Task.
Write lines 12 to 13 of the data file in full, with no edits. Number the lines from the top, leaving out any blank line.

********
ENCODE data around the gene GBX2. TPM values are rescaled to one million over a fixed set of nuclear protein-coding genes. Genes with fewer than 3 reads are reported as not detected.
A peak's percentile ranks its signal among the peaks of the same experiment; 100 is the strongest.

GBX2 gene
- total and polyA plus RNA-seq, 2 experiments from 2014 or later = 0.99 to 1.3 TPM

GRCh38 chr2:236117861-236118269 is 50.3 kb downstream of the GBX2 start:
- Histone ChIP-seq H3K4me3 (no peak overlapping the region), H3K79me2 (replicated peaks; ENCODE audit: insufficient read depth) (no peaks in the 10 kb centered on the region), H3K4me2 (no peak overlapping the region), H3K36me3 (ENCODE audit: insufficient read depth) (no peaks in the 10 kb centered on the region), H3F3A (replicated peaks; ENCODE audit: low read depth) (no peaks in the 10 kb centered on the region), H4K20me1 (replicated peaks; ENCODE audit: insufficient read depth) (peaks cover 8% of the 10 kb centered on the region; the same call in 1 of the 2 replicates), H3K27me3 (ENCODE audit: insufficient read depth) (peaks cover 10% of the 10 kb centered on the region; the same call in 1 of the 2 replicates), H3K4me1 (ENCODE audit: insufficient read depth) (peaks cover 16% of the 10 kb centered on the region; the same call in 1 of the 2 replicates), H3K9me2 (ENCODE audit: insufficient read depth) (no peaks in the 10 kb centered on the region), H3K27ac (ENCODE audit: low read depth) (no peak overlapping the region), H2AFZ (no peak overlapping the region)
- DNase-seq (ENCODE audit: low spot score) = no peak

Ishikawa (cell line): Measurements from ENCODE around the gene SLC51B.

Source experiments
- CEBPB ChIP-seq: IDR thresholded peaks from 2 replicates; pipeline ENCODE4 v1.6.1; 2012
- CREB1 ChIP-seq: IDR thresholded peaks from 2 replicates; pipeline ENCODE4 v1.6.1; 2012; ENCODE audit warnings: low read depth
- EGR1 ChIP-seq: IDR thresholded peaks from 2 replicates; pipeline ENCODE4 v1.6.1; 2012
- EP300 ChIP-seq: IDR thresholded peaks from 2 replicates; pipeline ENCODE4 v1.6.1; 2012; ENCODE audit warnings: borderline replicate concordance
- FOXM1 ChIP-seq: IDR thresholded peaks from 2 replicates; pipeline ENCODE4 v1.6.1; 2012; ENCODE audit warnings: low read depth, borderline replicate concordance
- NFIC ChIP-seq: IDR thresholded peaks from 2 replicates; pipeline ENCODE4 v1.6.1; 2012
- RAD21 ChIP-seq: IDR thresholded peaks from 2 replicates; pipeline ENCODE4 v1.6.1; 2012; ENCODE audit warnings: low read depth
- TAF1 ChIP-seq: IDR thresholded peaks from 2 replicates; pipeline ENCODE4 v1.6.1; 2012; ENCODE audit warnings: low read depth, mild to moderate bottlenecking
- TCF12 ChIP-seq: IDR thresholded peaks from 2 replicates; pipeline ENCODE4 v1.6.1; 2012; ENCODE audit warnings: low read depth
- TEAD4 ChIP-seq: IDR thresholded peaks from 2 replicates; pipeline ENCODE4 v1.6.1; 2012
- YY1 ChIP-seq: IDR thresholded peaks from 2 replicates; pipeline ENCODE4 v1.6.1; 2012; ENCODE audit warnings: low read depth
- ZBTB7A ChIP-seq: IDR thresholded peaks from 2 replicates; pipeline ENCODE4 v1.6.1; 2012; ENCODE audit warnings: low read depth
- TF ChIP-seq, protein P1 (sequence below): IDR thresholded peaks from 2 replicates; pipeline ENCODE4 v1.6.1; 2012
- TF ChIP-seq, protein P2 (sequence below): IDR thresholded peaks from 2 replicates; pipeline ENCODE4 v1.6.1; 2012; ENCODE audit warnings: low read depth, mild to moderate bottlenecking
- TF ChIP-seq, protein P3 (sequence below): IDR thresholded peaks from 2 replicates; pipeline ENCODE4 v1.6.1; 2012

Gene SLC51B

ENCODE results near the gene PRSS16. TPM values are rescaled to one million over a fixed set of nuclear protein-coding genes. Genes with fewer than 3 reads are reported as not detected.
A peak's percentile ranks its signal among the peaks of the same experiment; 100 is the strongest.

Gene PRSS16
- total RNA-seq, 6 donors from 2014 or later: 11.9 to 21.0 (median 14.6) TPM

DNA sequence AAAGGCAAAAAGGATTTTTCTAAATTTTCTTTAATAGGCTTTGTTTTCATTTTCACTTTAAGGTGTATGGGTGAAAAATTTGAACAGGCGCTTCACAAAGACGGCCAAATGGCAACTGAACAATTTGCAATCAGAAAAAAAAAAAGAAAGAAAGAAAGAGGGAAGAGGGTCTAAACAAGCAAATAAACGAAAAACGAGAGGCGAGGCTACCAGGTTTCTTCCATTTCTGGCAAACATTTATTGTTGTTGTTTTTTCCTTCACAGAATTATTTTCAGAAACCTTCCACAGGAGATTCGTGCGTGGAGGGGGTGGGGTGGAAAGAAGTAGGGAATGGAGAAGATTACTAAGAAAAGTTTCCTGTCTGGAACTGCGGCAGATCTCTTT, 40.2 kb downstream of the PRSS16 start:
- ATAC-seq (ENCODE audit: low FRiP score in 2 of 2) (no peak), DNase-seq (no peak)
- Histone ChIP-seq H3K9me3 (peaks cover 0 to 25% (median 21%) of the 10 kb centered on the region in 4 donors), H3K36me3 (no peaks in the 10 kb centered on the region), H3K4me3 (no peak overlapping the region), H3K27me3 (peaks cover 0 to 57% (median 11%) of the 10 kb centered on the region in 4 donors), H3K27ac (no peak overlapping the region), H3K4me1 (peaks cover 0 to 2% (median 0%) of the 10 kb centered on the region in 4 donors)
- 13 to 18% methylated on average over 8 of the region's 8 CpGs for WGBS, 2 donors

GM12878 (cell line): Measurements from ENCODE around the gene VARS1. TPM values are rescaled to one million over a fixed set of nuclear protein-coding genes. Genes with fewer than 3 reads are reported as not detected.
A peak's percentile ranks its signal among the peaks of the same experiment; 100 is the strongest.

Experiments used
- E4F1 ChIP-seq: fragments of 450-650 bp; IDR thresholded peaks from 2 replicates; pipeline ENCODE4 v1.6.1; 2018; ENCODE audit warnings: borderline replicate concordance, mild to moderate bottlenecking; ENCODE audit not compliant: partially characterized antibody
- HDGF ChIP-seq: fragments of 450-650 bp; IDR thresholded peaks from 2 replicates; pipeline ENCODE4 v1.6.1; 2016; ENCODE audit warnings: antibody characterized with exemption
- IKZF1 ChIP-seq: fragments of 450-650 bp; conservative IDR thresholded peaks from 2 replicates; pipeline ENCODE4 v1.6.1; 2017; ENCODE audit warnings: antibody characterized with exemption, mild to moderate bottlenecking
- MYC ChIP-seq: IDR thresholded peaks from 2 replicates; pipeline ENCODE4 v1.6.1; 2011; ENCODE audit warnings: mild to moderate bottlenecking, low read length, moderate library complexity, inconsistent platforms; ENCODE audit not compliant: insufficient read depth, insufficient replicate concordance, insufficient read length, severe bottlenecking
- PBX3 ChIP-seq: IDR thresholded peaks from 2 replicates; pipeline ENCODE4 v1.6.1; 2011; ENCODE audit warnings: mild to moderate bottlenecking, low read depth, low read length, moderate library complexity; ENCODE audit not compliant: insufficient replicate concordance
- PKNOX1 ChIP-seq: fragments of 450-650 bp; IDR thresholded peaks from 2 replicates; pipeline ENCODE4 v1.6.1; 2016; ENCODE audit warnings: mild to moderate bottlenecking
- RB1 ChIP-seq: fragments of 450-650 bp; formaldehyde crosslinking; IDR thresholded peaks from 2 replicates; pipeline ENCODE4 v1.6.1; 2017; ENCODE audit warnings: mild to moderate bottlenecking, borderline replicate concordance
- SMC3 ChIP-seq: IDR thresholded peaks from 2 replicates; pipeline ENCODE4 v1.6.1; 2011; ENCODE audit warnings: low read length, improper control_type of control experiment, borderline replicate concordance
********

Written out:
- EGR1 ChIP-seq: IDR thresholded peaks from 2 replicates; pipeline ENCODE4 v1.6.1; 2012
- EP300 ChIP-seq: IDR thresholded peaks from 2 replicates; pipeline ENCODE4 v1.6.1; 2012; ENCODE audit warnings: borderline replicate concordance